There Are No Spiritual Elites in the Church

If there’s anything that stands neon in social media, it is the exaltation of spiritual celebrities and heroes. Brethren, let us be careful. Scripture opposes such notions, and no good is done to those to whom exaltation is given.

Like high school, there are, and probably will continue to be, cliques in certain circles, but this we must be careful in approving or participating in.

On far too many occasions, I have witnessed, not only in social media, but in person within local fellowships, the setting of certain evangelists or pastors on a pedestal. It is not healthy, either for us, nor for the Church at large.

The Church is the living body of Christ, not an organism in which we should be climbing the ladder of spiritual notoriety for exaltation of ourselves or others.

By no means am I against the use of social media; yet, when I see young people proclaiming that so-and-so is “the greatest mind of our day” or “we need more like” so-and-so, are we not taking the focus off of Christ who is our goal regarding conformity, and placing it upon His disciples? Is there not a danger that younger, perhaps less mature brethren will be tempted to ask themselves “How can I be like him?” rather than “How can I be more like Christ”?

I grow weary of spiritual elitism and the promotion of some members of the Church above others. We all have our place in the body of Christ, and yes, we need each other. Promoting spiritual elitism leads not only to cliques and herd mentalities, but leads those being exalted into temptations of pride and self-centeredness. It is altogether unlovely, unlike our Lord Jesus.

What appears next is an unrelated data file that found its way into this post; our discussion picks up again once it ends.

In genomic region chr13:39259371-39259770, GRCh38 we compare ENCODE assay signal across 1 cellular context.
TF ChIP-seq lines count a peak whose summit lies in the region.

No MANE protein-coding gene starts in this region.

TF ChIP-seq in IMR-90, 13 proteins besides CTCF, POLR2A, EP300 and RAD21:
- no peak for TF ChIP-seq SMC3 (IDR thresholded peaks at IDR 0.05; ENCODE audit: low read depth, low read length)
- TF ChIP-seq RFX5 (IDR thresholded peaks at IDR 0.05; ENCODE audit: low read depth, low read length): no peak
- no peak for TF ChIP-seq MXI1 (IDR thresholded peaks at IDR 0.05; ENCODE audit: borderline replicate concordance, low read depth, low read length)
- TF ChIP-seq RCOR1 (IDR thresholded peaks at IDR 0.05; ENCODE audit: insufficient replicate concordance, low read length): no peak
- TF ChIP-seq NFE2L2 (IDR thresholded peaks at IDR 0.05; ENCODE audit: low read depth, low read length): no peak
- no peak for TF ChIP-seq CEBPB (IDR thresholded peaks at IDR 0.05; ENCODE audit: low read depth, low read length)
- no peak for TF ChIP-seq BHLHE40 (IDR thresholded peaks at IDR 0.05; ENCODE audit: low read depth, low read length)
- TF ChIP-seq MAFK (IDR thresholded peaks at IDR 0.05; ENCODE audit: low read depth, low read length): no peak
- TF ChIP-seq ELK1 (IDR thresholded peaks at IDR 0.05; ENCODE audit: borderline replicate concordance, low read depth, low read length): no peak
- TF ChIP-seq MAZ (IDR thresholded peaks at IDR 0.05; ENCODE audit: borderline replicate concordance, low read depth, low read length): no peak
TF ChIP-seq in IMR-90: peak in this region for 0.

“We proclaim Him, admonishing every man and teaching every man with all wisdom, so that we may present every man complete in Christ.” – Colossians 1:28 (NASB) (emphasis mine)

“For through the grace given to me I say to everyone among you not to think more highly of himself than he ought to think; but to think so as to have sound judgment, as God has allotted to each a measure of faith. For just as we have many members in one body and all the members do not have the same function, so we, who are many, are one body in Christ, and individually members one of another.” – Romans 12:3-5 (NASB) (emphasis mine)

“But whatever things were gain to me, those things I have counted as loss for the sake of Christ. More than that, I count all things to be loss in view of the surpassing value of knowing Christ Jesus my Lord, for whom I have suffered the loss of all things, and count them but rubbish so that I may gain Christ, and may be found in Him, not having a righteousness of my own derived from the Law, but that which is through faith in Christ, the righteousness which comes from God on the basis of faith, that I may know Him and the power of His resurrection and the fellowship of His sufferings, being conformed to His death; in order that I may attain to the resurrection from the dead.

Not that I have already obtained it or have already become perfect, but I press on so that I may lay hold of that for which also I was laid hold of by Christ Jesus. Brethren, I do not regard myself as having laid hold of it yet; but one thing I do: forgetting what lies behind and reaching forward to what lies ahead, Ipress on toward the goal for the prize of the upward call of God in Christ Jesus. Let us therefore, as many as are perfect, have this attitude; and if in anything you have a different attitude, God will reveal that also to you; however, let us keep living by that same standard to which we have attained.

Brethren, join in following my example, and observe those who walk according to the pattern you have in us.” – Philippians 3:7-17 (NASB)